Homes in the 10 states with the highest "Well-Being Index" ranking are going to cost you much more than those in the 10 lowest-ranked states.
Each year, the pollsters at Gallup compile results from a series of surveys into their Gallup-Healthways Well-Being Index, which tracks how Americans think about their overall quality of life.
The Orange County (Calif.) Register columnist Jonathan Lansner took the Well-Being Index ranking and added in some state-by-state housing stats to see what he would find.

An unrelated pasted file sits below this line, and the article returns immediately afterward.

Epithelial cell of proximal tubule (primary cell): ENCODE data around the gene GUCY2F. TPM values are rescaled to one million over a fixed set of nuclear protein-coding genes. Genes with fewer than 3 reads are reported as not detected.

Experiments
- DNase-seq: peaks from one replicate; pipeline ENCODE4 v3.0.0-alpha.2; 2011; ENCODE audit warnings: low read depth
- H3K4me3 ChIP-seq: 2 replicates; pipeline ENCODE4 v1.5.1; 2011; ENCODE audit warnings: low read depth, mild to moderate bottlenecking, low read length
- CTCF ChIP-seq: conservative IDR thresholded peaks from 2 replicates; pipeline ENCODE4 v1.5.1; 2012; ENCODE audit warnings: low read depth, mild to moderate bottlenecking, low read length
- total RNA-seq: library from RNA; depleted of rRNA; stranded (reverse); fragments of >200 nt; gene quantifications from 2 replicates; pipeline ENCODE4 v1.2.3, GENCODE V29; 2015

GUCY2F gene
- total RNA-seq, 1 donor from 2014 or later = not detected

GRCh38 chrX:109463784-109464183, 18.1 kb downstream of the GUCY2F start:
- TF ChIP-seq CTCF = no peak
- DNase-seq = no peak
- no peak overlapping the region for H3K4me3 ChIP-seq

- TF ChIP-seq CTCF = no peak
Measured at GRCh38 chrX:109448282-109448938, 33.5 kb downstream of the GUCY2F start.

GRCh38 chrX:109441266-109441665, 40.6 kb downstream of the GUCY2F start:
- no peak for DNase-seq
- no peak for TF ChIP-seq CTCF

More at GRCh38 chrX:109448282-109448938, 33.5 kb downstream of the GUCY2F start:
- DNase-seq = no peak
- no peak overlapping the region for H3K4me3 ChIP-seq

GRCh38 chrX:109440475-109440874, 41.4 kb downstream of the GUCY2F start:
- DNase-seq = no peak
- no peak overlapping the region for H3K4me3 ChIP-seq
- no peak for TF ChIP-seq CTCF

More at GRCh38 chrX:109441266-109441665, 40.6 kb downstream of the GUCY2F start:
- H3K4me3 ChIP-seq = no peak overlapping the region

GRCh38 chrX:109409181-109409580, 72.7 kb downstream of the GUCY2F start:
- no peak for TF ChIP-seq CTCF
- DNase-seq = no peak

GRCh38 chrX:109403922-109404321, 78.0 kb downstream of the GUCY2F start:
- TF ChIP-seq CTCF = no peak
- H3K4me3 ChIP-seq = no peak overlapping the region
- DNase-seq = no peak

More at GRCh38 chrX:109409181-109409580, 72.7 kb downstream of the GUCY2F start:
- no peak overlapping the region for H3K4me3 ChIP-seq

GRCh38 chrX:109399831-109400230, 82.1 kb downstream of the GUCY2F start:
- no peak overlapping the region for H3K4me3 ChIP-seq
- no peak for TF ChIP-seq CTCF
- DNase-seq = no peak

The 10 states with the highest Well-Being Index ranking had an average listing price of $422,921 in March vs. $191,313 for the 10 lowest-ranked states —a 121% gap between the perceived “best” American lifestyles and the worst.
And it’s a long-running trend: The 10 highest-rated states had an average 24% gain in home price since 2010 vs. a 12% gain for the 10 lowest-rated states.
Yes, you pay for quality of life.
Read more to see what else Lansner uncovered.